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Candlin is the lead investigator of the Mapping Museums research team. This large scale project is funded by the AHRC and was devised in response to the lack of information about the UK museum sector. In the first phase of the project, the team researched and collated existing information to establish a dataset of all UK museums from 1960-2020. This work has involved a critical analysis of definitions of museums, and the re-conceptualisation of the museum sector. The team simultaneously began to build a database that allows the material to be searched and visualised in nuanced ways. Over the next three years they will identify patterns in the emergence, development, and closure of UK museums, and will seek to account for those trends (or anomalies) through the use of additional datasets and via historical and interview-based research. The research will result in an online database that will be made available free of charge to the public, in a series of co-written interdisciplinary articles. Fiona will also write a monograph that is provisionally entitled When, Where, and What is a Museum?

The Mapping Museums project builds on Candlin’s earlier work on small independent museums. In Micromuseology (Bloomsbury 2016) she argued that museology concentrates on national institutions and investigates how ideas of curation, museum architecture, exhibits, and concepts of the public would change if Southport Lawnmower Museum or the Museum of Bakelite were taken as models instead of the British Museum or the Louvre. This research was supported by a Leverhulme Research Fellowship and led to an invitation to open the ‘Micromuseums Archive’ at the Bishopsgate Institute in London.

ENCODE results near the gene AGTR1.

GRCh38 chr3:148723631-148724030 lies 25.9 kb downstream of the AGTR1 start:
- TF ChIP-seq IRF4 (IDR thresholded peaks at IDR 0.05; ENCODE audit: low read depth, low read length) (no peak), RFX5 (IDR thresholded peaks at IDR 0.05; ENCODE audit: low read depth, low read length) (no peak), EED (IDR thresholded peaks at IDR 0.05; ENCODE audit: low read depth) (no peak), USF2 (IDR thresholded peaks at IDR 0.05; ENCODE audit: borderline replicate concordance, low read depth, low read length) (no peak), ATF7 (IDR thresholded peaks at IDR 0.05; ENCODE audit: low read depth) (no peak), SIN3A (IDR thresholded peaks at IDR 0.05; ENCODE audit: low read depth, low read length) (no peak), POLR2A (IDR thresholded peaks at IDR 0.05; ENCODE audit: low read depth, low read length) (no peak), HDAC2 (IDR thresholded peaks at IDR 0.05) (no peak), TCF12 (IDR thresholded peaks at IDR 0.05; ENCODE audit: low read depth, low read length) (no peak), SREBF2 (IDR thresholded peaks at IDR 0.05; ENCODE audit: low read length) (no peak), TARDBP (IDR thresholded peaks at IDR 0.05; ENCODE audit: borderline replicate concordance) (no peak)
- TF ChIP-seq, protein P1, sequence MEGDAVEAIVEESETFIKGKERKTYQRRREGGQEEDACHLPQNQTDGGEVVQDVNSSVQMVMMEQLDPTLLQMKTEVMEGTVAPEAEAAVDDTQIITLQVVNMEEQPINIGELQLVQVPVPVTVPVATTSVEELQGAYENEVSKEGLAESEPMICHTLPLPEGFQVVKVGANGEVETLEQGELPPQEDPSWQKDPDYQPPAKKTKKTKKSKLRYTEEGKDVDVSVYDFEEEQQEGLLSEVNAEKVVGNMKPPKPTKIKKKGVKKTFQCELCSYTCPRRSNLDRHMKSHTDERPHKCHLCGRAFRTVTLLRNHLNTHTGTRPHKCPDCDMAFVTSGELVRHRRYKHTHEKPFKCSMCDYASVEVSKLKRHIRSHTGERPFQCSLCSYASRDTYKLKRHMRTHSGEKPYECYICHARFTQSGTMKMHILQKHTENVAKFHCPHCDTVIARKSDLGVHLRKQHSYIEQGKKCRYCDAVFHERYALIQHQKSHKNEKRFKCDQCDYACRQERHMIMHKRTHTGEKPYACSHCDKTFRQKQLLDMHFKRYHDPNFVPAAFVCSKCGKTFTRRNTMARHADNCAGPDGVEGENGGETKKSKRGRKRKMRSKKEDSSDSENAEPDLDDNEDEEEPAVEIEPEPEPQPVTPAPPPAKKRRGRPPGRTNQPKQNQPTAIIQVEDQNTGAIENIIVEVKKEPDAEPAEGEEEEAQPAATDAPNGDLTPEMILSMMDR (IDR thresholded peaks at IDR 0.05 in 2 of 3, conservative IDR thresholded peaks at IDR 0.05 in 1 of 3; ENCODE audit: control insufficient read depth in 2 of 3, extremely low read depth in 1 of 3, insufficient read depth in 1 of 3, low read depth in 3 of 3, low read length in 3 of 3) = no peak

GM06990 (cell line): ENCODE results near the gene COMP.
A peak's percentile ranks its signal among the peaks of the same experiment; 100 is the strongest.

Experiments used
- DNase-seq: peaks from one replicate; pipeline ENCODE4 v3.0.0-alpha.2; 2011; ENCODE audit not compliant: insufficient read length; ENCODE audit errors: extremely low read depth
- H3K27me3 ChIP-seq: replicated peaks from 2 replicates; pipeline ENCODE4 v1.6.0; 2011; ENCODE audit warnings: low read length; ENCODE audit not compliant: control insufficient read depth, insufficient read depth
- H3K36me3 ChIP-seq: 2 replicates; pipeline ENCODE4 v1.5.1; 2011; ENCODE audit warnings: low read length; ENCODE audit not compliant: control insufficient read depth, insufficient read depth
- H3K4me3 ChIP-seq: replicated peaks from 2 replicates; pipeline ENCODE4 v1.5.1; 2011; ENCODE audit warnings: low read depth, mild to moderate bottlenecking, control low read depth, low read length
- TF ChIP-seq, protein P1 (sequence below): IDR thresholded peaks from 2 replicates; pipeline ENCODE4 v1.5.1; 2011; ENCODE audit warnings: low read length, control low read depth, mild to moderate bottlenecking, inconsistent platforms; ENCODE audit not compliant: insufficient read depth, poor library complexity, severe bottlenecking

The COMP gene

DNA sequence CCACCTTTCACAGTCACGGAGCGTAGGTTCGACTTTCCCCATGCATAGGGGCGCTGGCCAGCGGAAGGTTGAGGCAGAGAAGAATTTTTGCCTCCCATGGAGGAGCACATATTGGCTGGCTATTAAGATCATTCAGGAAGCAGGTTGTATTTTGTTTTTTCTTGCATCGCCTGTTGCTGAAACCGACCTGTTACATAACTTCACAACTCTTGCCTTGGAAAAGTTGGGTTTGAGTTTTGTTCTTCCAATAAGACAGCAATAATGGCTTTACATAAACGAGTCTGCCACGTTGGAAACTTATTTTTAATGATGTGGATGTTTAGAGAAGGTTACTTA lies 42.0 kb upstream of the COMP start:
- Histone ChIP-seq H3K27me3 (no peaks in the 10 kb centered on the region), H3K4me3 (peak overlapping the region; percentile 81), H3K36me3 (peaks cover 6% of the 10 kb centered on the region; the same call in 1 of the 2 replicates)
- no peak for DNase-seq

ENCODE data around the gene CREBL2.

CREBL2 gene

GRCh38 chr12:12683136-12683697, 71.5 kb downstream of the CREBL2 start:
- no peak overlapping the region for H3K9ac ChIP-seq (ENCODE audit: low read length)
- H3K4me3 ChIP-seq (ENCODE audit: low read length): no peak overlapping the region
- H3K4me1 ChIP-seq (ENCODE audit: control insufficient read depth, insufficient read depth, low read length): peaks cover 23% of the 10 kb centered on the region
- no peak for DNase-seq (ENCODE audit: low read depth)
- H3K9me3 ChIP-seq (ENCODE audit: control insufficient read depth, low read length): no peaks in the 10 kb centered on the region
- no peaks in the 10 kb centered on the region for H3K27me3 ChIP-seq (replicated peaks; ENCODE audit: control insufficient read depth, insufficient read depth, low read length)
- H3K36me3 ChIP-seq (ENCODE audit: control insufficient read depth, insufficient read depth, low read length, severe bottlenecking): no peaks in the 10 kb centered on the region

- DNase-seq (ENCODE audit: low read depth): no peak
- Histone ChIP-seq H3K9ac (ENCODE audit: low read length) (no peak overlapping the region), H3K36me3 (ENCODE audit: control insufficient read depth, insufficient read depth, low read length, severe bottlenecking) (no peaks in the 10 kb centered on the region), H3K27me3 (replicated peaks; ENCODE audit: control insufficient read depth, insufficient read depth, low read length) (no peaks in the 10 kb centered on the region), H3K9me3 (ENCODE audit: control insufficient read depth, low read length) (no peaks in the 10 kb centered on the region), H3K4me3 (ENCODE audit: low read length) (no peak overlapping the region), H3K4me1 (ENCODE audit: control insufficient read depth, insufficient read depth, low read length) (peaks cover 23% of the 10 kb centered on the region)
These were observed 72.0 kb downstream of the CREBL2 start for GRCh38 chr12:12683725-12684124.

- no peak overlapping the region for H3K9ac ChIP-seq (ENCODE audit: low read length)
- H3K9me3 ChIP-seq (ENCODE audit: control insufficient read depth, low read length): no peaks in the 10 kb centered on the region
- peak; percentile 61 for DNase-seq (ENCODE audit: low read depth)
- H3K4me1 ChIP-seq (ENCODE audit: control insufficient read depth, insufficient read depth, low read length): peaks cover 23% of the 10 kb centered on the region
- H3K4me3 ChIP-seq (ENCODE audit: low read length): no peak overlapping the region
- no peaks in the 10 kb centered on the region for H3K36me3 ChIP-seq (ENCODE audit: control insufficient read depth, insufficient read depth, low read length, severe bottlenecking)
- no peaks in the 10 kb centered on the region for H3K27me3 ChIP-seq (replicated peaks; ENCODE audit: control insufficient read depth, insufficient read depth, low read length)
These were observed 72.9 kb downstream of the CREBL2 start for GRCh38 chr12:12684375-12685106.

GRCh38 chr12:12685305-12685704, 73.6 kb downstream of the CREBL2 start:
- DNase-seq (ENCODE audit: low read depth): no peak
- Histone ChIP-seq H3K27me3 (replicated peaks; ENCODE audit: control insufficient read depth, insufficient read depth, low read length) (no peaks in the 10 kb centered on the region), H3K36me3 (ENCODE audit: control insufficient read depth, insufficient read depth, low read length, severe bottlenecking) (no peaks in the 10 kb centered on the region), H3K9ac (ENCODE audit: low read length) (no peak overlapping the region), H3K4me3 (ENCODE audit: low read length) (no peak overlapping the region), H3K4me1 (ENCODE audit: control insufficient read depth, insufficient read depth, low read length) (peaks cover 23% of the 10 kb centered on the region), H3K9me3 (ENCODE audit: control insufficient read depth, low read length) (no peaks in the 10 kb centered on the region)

Previously, Fiona wrote on sensory learning within museums and galleries: work that was supported by grants from the AHRC, ESRC and the Leverhulme Trust. This research culminated in Art, Museums and Touch (Manchester University Press 2010) which explores the conceptualisation of touch within art history and museums. She also collaborated with Prof. Raiford Guins (State University of New York) to edit The Object Reader, which provides an overview of academic approaches to objects and materiality.